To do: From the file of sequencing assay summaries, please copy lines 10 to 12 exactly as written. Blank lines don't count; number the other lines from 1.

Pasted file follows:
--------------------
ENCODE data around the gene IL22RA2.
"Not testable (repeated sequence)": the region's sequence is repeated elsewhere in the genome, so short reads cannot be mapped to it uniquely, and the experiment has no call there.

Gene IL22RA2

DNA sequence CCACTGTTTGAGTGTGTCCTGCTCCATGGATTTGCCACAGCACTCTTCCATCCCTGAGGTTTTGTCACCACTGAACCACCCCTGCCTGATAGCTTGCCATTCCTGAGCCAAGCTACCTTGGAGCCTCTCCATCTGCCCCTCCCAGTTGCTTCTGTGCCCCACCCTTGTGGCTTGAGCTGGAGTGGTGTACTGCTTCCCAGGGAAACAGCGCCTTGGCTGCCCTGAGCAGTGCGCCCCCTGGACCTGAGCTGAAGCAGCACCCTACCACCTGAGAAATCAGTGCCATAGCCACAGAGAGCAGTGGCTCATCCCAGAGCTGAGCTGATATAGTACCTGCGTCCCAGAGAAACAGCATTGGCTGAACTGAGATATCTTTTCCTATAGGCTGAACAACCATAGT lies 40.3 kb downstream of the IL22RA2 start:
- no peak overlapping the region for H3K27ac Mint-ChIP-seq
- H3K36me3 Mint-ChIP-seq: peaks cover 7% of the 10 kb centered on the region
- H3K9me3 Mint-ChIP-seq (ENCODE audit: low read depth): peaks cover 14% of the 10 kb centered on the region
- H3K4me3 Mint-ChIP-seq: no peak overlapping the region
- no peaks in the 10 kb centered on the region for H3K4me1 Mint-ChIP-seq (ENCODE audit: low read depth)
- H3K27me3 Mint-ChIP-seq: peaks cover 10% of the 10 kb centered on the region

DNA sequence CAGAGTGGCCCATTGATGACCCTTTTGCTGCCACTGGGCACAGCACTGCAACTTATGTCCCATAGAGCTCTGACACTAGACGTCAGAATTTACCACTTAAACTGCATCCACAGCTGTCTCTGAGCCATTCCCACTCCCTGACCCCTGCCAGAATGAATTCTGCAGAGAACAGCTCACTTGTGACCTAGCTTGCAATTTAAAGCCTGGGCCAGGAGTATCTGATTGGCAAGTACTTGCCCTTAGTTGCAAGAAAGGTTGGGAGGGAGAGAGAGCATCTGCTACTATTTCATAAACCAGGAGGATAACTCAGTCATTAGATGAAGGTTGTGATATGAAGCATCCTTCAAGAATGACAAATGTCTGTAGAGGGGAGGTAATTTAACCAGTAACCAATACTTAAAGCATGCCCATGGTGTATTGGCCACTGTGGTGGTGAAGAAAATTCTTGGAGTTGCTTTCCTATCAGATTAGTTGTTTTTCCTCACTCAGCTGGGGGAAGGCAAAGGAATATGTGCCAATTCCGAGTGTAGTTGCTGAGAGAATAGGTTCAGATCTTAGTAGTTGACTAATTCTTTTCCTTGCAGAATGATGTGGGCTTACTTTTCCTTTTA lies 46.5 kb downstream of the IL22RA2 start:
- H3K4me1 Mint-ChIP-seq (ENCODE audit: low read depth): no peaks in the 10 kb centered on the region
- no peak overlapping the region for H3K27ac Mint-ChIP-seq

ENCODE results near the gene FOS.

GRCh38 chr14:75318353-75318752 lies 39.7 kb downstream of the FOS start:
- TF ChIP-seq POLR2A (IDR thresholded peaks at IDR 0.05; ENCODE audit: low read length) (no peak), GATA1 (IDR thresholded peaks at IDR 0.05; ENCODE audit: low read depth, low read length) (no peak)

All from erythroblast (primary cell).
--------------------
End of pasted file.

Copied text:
- H3K27me3 Mint-ChIP-seq: peaks cover 10% of the 10 kb centered on the region

DNA sequence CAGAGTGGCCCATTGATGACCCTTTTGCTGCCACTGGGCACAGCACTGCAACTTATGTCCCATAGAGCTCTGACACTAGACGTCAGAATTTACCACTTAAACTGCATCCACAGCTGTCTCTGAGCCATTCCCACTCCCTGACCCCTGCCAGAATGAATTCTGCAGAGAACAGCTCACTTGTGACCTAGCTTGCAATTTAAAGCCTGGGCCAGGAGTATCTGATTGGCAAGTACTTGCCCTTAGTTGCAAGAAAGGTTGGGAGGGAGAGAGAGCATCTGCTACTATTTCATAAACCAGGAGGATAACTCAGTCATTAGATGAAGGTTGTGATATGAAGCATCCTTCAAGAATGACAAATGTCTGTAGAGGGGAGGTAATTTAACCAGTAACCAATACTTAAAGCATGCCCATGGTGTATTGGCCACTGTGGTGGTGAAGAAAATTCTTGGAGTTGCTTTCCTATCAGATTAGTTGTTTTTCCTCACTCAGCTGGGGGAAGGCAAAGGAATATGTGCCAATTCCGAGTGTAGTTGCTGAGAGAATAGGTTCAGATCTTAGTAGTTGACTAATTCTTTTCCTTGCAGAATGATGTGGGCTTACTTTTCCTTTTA lies 46.5 kb downstream of the IL22RA2 start:
- H3K4me1 Mint-ChIP-seq (ENCODE audit: low read depth): no peaks in the 10 kb centered on the region